In some cases, contributors to a child’s obesity may be poverty (which limits access to healthy foods and space for exercise) and inadequate insurance coverage (which can hinder access to weight loss programs). It may seem unfair to charge these families with medical neglect for their child’s obesity. It is important to note, however, that charges of medical neglect should not be moral judgments but rather are a means to protect children from harm. For example, there are parents with significant cognitive limitations who cannot properly mix formula, make medical appointments, or otherwise care for their child in a way that protects the child from harm. The parents are not morally culpable for their inability to provide adequate care; nonetheless, the state has an obligation to protect the child from a life-threatening condition.
In the rare circumstance when a physician has pursued all possible alternatives and a child is still at risk of serious harm secondary to obesity, the local child protective services should be notified. If the child’s condition allows for the state to consider alternatives to removal of the child from the home, then those options should be pursued. The threat of removal from the home may convey to the parents the seriousness of the child’s condition.
In the case of life-threatening obesity or failure of the alternative options, an initial trial outside the home would aim to achieve modest weight loss sufficient to lessen or to eliminate the comorbid conditions. The goal would be not a nonobese child but, rather, a less-obese and healthier child. An initial hospitalization would generally be warranted to treat acute comorbid conditions and to begin implementation of the necessary lifestyle interventions. When the child is safe from imminent harm, he or she could be discharged to home with close supervision or discharged to medical foster care or a group home, which could control access to energy intake, for a defined period (probably 3–6 months) before returning home under close supervision. As is often the case with foster care placement in abuse and neglect cases, removal from the home is likely to concentrate the parents’ attention, so that better compliance with life-style changes can be expected when the child returns.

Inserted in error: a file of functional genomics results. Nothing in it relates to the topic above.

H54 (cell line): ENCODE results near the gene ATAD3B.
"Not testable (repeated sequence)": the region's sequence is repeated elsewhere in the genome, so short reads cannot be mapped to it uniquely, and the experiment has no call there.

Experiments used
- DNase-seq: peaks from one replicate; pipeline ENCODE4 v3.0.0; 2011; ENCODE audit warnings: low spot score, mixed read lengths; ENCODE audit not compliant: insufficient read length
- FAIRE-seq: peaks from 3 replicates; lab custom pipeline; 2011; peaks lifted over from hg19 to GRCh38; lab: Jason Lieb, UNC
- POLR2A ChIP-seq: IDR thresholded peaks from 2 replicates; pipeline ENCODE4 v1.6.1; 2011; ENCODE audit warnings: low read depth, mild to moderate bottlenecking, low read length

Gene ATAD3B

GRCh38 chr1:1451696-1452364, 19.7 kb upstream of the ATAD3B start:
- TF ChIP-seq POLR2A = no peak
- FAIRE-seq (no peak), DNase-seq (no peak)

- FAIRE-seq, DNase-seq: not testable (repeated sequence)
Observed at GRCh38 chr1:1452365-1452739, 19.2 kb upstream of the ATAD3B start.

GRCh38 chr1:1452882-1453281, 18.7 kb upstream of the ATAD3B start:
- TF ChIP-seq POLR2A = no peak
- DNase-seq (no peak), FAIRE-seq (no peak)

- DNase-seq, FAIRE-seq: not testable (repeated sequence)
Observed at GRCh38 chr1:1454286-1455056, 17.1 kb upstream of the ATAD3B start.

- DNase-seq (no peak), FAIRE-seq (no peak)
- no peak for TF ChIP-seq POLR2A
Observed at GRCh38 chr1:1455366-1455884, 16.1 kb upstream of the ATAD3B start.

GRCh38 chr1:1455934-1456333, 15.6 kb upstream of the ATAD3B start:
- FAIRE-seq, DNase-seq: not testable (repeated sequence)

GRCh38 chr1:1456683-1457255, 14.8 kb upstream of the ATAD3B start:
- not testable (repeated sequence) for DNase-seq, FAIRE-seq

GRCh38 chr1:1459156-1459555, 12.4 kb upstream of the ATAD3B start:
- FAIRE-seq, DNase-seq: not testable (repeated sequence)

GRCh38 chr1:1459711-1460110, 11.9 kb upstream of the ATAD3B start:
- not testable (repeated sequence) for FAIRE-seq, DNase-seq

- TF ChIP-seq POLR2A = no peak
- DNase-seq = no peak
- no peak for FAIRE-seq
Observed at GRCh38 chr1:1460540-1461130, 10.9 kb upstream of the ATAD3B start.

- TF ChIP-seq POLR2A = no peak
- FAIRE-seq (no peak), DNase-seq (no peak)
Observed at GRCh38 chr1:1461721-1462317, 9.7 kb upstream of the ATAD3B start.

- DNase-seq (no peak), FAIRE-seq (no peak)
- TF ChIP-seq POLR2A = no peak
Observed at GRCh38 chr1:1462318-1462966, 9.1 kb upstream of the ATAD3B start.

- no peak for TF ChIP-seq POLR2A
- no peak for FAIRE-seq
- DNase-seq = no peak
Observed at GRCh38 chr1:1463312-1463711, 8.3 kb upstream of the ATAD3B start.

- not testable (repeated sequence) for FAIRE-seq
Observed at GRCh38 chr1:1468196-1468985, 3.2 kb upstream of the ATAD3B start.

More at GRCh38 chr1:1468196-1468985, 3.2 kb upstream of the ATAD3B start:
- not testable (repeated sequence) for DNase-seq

In the case of Connor McCreaddie, the local child protective services threatened to remove Connor from his home if his mother did not begin to address his weight more seriously. Faced with this threat, she made a formal agreement with local officials and agreed to implement a strict diet and exercise program for Connor.31 Under British law, a formal agreement prevents any further public discussion of the case; therefore, no follow-up information is available. According to the available information about this case, Connor did not have serious, imminent, comorbid conditions and therefore would not have met the criteria described above for medical neglect. Furthermore, according to those criteria, the British Medical Association resolution that called for parents of obese children <12 years of age to be charged with neglect was overreaching.